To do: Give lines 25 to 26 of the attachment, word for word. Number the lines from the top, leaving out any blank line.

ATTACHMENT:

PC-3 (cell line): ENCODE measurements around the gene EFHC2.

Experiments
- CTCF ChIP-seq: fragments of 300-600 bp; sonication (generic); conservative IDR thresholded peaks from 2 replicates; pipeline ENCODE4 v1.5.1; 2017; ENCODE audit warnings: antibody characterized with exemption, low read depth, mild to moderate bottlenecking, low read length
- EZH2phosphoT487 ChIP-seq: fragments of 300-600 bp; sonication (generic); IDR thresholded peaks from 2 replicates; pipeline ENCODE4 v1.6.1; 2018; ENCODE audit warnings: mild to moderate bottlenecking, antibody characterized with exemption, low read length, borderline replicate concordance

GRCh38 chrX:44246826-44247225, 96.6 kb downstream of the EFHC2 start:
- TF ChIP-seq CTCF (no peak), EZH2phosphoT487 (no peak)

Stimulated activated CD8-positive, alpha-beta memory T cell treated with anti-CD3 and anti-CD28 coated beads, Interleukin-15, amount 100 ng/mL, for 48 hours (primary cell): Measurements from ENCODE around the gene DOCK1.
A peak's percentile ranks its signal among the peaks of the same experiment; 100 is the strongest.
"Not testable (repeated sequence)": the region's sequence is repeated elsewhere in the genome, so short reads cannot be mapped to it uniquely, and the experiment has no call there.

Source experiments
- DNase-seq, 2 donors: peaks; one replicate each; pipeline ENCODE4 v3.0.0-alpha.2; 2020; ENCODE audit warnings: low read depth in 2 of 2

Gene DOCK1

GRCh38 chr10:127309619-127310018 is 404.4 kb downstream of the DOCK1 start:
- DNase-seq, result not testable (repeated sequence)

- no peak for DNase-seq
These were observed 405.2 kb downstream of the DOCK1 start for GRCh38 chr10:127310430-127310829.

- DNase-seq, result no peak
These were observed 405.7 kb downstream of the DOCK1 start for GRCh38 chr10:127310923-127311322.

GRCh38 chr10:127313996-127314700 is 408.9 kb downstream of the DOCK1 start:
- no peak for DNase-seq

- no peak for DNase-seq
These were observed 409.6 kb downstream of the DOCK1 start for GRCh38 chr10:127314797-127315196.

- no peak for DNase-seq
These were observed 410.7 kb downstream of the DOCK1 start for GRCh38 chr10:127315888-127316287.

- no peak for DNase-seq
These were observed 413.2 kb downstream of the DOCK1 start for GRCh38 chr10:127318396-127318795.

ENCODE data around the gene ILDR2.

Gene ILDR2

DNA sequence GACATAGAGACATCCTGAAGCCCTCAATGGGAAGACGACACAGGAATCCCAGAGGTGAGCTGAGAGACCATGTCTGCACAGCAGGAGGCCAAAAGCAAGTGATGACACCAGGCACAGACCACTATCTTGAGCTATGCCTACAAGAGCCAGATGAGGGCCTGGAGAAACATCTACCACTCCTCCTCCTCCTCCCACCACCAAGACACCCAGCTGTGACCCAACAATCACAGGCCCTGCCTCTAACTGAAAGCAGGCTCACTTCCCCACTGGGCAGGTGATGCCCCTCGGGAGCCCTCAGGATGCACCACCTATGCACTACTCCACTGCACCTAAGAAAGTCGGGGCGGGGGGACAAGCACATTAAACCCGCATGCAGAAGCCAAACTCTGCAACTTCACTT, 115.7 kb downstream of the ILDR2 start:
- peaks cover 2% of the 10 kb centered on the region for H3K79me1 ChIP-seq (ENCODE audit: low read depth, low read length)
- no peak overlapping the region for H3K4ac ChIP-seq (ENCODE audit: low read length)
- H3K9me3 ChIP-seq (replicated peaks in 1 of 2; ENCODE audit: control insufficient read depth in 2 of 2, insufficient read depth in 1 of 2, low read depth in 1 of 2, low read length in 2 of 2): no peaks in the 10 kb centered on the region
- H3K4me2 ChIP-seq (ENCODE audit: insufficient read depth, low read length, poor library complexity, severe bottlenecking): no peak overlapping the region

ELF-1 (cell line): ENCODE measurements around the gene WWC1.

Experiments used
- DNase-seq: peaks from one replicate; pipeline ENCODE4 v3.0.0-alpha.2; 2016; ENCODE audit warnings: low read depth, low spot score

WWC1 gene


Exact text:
- no peak for DNase-seq
These were observed 413.2 kb downstream of the DOCK1 start for GRCh38 chr10:127318396-127318795.